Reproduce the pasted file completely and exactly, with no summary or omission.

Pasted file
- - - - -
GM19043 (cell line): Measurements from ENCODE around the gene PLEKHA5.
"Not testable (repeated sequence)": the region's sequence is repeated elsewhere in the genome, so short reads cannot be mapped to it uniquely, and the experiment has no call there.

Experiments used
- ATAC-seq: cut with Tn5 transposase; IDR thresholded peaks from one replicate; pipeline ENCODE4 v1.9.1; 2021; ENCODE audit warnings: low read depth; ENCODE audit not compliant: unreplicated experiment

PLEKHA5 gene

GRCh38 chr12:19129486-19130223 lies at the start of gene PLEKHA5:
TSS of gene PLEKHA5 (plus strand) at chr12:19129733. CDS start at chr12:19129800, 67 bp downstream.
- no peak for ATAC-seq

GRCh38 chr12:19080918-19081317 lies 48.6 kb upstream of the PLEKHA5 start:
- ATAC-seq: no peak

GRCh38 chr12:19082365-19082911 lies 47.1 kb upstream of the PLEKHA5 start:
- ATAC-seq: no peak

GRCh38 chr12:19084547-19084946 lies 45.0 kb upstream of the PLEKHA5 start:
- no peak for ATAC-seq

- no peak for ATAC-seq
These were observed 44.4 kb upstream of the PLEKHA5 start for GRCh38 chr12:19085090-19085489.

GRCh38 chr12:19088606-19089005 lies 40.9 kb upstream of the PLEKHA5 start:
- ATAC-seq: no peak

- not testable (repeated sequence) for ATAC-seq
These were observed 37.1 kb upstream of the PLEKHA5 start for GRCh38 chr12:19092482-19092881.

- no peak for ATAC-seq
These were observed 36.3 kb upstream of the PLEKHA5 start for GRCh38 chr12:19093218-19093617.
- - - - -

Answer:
GM19043 (cell line): Measurements from ENCODE around the gene PLEKHA5.
"Not testable (repeated sequence)": the region's sequence is repeated elsewhere in the genome, so short reads cannot be mapped to it uniquely, and the experiment has no call there.

Experiments used
- ATAC-seq: cut with Tn5 transposase; IDR thresholded peaks from one replicate; pipeline ENCODE4 v1.9.1; 2021; ENCODE audit warnings: low read depth; ENCODE audit not compliant: unreplicated experiment

PLEKHA5 gene

GRCh38 chr12:19129486-19130223 lies at the start of gene PLEKHA5:
TSS of gene PLEKHA5 (plus strand) at chr12:19129733. CDS start at chr12:19129800, 67 bp downstream.
- no peak for ATAC-seq

GRCh38 chr12:19080918-19081317 lies 48.6 kb upstream of the PLEKHA5 start:
- ATAC-seq: no peak

GRCh38 chr12:19082365-19082911 lies 47.1 kb upstream of the PLEKHA5 start:
- ATAC-seq: no peak

GRCh38 chr12:19084547-19084946 lies 45.0 kb upstream of the PLEKHA5 start:
- no peak for ATAC-seq

- no peak for ATAC-seq
These were observed 44.4 kb upstream of the PLEKHA5 start for GRCh38 chr12:19085090-19085489.

GRCh38 chr12:19088606-19089005 lies 40.9 kb upstream of the PLEKHA5 start:
- ATAC-seq: no peak

- not testable (repeated sequence) for ATAC-seq
These were observed 37.1 kb upstream of the PLEKHA5 start for GRCh38 chr12:19092482-19092881.

- no peak for ATAC-seq
These were observed 36.3 kb upstream of the PLEKHA5 start for GRCh38 chr12:19093218-19093617.